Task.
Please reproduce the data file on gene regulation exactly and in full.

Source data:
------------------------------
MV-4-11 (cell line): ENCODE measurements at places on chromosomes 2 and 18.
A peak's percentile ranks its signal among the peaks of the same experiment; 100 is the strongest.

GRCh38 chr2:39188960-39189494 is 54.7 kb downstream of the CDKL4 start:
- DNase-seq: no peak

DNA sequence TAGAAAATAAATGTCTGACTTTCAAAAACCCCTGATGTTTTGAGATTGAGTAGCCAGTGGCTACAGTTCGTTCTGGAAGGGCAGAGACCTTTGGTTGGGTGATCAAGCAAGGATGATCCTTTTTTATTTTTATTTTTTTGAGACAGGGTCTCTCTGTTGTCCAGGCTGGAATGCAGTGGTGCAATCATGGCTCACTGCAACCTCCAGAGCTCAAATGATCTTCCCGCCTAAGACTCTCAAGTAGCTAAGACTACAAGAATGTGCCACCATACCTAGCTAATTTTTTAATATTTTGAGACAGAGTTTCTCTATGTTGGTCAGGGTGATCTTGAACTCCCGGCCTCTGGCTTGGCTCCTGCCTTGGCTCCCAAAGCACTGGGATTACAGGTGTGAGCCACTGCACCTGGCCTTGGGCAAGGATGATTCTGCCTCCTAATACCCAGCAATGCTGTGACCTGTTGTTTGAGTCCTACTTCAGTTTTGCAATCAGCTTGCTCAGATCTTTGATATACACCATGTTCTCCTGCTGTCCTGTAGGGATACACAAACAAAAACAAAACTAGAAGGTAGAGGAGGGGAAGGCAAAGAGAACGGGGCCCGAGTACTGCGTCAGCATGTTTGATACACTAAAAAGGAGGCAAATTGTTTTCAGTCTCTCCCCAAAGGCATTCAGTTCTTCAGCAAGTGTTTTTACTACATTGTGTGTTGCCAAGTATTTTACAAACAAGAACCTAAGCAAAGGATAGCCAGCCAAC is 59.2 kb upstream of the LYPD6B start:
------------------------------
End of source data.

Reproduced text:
MV-4-11 (cell line): ENCODE measurements at places on chromosomes 2 and 18.
A peak's percentile ranks its signal among the peaks of the same experiment; 100 is the strongest.

GRCh38 chr2:39188960-39189494 is 54.7 kb downstream of the CDKL4 start:
- DNase-seq: no peak

DNA sequence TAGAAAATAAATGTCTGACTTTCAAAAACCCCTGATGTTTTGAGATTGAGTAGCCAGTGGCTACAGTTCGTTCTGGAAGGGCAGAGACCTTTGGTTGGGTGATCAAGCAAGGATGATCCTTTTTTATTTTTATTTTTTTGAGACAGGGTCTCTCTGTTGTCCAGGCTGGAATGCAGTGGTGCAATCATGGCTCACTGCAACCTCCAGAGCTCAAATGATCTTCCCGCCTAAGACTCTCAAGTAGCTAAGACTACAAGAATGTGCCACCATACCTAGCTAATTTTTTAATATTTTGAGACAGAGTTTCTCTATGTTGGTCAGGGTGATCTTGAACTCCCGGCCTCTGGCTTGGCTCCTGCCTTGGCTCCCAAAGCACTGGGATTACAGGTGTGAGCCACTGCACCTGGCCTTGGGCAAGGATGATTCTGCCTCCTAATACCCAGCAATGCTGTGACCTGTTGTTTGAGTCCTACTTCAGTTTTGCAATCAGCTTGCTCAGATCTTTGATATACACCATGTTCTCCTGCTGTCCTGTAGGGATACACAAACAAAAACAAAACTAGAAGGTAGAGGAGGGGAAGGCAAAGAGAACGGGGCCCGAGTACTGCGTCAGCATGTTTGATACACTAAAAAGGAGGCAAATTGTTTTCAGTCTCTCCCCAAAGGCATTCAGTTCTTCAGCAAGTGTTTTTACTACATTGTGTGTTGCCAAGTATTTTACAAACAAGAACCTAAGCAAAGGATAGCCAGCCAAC is 59.2 kb upstream of the LYPD6B start: